But Detective Chief Inspector Wayne Humphrey says his team cannot intervene without new evidence or a directive from the State Crime Command.
"All active avenues of investigation have been followed so now it's up to the public," he said.
Anyone with new information is being urged to contact police on 1800 333 000.
Fresh lead in Kotevski abduction
February 26, 2009 06:32am
POLICE have reactivated an investigation into the 1994 abduction and murder of Newcastle teenager Gordana Kotevski, with the unsolved homicide team receiving fresh information about the case.
The 16-year-old Cardiff girl was forced into a car on Powell St, Charlestown, on the night of November 24, 1994, while walking home from the local shopping centre with her aunt.
While her body has never been found, a 2003 coronial inquest declared the teenager was dead.
Homicide Squad Commander, Detective Acting Superintendent Russell Oxford, said police had reactivated the investigation after being given fresh information about the abduction.
"Investigations such as this are never closed and information relating to unsolved homicides is regularly forthcoming from members of the public and other sources," he said.
"Obviously, we cannot comment on the precise nature or source of the new information for operational reasons.
"However, last year's formation of specialised Unsolved Homicide Teams has increased the capacity of the NSW Police Force to provide an effective ongoing response to such matters."
Det Super Oxford said the scene of Gordana's abduction has been forensically re-examined, while new forensic and fingerprint identification technology will be used in the new investigation.
Police believe at least two people were involved in Gordana's abduction, and hope someone in the Newcastle community knows who they are.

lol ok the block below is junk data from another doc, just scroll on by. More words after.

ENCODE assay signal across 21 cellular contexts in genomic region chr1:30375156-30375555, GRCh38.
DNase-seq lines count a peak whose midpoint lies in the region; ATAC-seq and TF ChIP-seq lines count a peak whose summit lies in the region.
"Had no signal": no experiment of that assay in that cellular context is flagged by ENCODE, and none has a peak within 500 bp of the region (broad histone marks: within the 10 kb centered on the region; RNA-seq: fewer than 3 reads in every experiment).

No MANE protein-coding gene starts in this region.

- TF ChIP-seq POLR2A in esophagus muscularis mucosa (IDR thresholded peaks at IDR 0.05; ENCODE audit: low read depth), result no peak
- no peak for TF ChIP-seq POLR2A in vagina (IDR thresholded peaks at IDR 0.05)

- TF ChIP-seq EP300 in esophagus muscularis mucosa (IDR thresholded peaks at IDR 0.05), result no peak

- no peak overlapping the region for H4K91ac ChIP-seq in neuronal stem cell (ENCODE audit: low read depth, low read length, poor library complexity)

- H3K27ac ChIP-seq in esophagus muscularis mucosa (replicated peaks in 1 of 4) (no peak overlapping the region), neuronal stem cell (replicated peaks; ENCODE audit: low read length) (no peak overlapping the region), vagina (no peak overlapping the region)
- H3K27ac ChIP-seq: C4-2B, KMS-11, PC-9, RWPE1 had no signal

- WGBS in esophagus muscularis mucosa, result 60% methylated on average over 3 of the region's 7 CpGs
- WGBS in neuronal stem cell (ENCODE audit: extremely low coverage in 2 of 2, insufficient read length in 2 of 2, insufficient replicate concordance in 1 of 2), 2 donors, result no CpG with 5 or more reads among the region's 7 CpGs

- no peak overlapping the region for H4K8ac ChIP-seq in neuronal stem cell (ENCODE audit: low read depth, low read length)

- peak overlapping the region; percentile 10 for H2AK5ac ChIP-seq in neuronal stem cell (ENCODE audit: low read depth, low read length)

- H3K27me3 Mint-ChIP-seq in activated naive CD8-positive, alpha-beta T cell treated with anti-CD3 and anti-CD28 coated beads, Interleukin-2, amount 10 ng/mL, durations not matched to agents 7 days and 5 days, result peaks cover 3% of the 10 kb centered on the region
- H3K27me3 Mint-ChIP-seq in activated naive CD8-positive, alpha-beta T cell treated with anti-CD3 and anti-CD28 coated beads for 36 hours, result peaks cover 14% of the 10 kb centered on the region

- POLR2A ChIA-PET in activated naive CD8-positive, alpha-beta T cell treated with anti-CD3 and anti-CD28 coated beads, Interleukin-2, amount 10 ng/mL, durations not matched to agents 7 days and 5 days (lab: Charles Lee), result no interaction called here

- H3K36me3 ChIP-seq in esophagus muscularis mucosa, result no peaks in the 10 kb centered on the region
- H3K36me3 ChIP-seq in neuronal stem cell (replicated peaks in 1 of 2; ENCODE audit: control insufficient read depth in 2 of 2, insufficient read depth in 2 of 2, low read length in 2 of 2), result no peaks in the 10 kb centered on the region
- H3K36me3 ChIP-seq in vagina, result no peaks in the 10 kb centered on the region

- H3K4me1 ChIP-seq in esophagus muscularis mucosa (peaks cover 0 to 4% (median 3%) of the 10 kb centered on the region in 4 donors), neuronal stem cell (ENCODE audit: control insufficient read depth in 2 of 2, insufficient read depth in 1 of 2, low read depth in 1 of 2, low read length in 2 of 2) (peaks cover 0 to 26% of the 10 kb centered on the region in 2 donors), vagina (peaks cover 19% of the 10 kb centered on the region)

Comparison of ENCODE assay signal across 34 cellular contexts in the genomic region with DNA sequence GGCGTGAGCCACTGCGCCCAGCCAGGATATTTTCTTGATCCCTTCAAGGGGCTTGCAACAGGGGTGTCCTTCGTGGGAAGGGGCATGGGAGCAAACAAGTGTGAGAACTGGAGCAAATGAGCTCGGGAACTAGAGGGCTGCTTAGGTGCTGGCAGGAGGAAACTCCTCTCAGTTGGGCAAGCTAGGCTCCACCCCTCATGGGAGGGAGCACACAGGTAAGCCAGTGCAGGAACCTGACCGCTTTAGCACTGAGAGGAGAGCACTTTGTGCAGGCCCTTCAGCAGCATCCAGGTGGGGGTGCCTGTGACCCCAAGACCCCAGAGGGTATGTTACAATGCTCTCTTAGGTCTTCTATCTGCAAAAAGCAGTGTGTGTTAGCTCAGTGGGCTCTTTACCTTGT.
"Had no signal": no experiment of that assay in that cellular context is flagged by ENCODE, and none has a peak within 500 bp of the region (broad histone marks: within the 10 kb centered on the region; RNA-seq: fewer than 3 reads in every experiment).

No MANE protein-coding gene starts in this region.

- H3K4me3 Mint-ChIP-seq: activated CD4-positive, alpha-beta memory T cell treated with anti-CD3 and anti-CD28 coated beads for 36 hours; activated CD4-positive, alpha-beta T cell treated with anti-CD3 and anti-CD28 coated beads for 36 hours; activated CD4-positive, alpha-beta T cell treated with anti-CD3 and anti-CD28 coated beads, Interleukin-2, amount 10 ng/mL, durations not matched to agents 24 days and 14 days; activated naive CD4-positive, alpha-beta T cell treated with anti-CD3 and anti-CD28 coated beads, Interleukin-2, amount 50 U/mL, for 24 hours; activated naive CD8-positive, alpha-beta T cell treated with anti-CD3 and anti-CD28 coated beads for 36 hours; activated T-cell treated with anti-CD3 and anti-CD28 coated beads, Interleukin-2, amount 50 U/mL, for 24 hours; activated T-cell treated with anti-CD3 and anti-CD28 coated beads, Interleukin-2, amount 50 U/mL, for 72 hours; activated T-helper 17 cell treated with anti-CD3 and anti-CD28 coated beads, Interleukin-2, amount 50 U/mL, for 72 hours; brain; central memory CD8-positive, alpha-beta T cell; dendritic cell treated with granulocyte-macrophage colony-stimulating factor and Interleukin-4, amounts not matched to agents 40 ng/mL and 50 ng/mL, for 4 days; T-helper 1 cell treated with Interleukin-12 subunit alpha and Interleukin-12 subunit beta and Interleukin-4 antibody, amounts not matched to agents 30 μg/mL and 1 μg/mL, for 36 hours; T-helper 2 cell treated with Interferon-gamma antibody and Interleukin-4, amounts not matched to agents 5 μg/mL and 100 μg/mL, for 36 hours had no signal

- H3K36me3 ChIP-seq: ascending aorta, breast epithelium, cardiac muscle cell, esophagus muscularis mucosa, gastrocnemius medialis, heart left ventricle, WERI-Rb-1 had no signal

Police have urged anyone with information about the abduction to contact Crime Stoppers on 1800 333 000.
All information will be treated in the strictest confidence, they said.
Police re-open case after fingerprint find
Updated - ABC
New South Wales Police say the detection of new evidence in the case of a missing Newcastle teenager has strengthened their resolve to solve the case.
Gordana Kotevski, 16, vanished at Charlestown in 1994.
A partial finger print was recently detected on a shopping bag found at the scene, prompting police to reactivate the case.
Inspector Graeme Parker says detectives are determined to put the matter to rest.
"We would like nothing more than to give the family closure. We really would," he said.
"This is something that... has affected the investigators very deeply.
"I'm not trying to down-play the family, there couldn't be any more misery than the family goes through after an event like this, but as I said the investigators themselves that get tied up in long protracted investigations hold a vested interest."
Detective Senior Sergeant George Radmore has been attached to the Kotevski case since 1998 and says Gordana may have been targeted by two people she knew.
"The abduction itself would have been premeditated, whether or not Gordana was the intended target or just at the wrong place at the wrong time is still under investigation," he said.
Gordana's mother Peggy Kotevski says she has nothing but praise for the detectives who have worked tirelessly on her daughter's case.
"The guys that I have been involved with and have been part of the investigation, they become part of the family and they were quite supportive," she said.
"In the beginning there was a bit of a rough trot but once we established what we established, what we were all about and what, [our] goal was to find Gordana which ever way."
Police close missing schoolgirl cold case
Eight months after reopening the investigation into a missing Newcastle schoolgirl, the Unsolved Homicide Squad has conceded it does not have enough evidence to take the matter further.
It is nearly 15 years since Gordana Kotevski vanished while walking home from a Charlestown shopping centre.
Her disappearance has baffled police, with the only solid lead being a four-wheel drive seen leaving the area.
In February this year, cold case detectives said there was a breakthrough, with a partial fingerprint found on a shopping bag sent away for more advanced forensic testing.
Police also said they had identified possible suspects after receiving new leads.
But the new information has lead nowhere and police are now winding up the investigation.
Some of the detectives have been attached to the case since Gordana vanished and say even though the trail has gone cold, the case will be reopened if there is new information